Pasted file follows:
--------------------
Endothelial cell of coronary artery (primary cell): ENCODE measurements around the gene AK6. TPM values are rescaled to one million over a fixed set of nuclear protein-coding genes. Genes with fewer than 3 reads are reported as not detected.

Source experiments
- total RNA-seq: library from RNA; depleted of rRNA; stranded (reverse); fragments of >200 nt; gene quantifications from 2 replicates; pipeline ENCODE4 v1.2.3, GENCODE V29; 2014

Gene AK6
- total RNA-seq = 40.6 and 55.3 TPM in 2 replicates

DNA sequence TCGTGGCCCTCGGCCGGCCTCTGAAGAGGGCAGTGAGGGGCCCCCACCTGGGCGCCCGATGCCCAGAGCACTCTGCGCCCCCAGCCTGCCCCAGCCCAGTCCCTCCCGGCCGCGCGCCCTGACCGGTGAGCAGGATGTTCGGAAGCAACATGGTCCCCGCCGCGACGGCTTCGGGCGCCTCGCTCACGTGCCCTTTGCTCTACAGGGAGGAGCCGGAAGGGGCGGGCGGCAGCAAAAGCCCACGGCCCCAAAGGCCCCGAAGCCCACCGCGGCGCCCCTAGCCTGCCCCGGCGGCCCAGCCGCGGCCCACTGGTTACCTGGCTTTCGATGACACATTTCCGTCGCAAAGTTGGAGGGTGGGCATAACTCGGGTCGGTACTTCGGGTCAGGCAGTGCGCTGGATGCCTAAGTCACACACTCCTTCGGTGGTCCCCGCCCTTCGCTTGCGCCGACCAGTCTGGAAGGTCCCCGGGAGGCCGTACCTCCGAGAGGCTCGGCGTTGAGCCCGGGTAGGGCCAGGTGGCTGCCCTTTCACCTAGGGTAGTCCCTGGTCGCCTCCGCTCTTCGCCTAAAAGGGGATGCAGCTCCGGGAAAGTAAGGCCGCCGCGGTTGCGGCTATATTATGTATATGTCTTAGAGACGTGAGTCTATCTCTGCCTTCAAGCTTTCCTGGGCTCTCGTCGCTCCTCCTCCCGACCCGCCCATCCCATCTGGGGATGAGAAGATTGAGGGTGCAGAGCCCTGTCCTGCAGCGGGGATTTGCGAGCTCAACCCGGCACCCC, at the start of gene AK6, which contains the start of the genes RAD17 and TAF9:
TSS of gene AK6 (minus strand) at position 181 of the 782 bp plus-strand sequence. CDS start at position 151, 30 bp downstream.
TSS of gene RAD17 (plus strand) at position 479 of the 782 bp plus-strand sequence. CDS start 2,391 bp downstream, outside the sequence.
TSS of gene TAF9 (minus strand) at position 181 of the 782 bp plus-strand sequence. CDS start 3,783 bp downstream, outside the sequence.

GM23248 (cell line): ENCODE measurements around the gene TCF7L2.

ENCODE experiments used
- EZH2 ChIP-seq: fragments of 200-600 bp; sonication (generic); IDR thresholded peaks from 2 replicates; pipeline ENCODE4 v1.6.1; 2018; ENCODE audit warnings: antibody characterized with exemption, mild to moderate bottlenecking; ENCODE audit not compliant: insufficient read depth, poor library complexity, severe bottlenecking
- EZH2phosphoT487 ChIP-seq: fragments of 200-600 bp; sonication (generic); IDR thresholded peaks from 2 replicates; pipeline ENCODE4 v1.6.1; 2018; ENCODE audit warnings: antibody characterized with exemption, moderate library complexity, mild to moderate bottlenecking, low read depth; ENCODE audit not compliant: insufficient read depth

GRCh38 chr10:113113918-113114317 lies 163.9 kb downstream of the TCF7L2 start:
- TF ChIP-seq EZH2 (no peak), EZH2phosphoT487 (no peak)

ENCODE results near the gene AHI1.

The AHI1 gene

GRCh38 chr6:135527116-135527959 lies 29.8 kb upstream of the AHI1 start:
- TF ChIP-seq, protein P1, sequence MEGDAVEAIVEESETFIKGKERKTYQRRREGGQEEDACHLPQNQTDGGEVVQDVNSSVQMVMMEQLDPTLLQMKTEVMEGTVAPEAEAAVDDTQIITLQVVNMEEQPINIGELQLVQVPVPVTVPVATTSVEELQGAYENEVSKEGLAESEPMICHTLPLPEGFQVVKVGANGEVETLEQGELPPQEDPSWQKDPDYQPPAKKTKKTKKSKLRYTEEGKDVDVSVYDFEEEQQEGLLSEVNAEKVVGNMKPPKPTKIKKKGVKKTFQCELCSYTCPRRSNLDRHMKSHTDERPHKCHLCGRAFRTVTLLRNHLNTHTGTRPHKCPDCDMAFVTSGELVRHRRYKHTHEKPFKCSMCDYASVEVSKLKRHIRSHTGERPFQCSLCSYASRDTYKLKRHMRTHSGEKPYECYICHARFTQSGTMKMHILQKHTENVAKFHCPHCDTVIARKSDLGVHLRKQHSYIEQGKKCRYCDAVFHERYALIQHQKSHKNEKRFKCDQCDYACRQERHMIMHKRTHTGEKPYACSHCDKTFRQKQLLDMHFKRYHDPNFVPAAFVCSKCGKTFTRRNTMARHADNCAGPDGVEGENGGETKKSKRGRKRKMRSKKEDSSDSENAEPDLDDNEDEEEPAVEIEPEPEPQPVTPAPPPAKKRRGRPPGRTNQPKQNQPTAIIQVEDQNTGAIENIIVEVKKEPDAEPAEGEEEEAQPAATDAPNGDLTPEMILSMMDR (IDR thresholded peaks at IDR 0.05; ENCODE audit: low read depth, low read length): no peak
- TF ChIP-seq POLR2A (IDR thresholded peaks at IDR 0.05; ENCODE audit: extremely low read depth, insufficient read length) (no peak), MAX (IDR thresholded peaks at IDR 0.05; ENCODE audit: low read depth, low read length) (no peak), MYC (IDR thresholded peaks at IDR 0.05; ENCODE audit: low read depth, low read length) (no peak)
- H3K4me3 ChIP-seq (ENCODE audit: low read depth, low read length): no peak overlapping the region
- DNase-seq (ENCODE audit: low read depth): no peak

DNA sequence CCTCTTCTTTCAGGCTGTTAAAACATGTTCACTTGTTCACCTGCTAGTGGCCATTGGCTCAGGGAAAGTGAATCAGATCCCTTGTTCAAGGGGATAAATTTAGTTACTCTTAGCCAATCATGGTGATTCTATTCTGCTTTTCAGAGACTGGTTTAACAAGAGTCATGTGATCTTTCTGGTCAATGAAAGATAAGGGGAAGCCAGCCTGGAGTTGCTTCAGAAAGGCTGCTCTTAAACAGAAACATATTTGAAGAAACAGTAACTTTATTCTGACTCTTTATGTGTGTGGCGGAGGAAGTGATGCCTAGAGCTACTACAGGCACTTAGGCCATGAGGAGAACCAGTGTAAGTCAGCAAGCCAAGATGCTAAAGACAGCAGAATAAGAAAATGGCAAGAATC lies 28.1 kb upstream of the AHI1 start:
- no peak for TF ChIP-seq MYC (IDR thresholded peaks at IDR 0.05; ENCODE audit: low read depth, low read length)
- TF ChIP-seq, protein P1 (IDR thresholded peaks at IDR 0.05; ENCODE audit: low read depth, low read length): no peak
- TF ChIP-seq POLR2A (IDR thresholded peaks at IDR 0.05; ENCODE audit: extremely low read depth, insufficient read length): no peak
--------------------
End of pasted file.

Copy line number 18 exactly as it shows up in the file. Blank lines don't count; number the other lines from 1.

GRCh38 chr6:135527116-135527959 lies 29.8 kb upstream of the AHI1 start: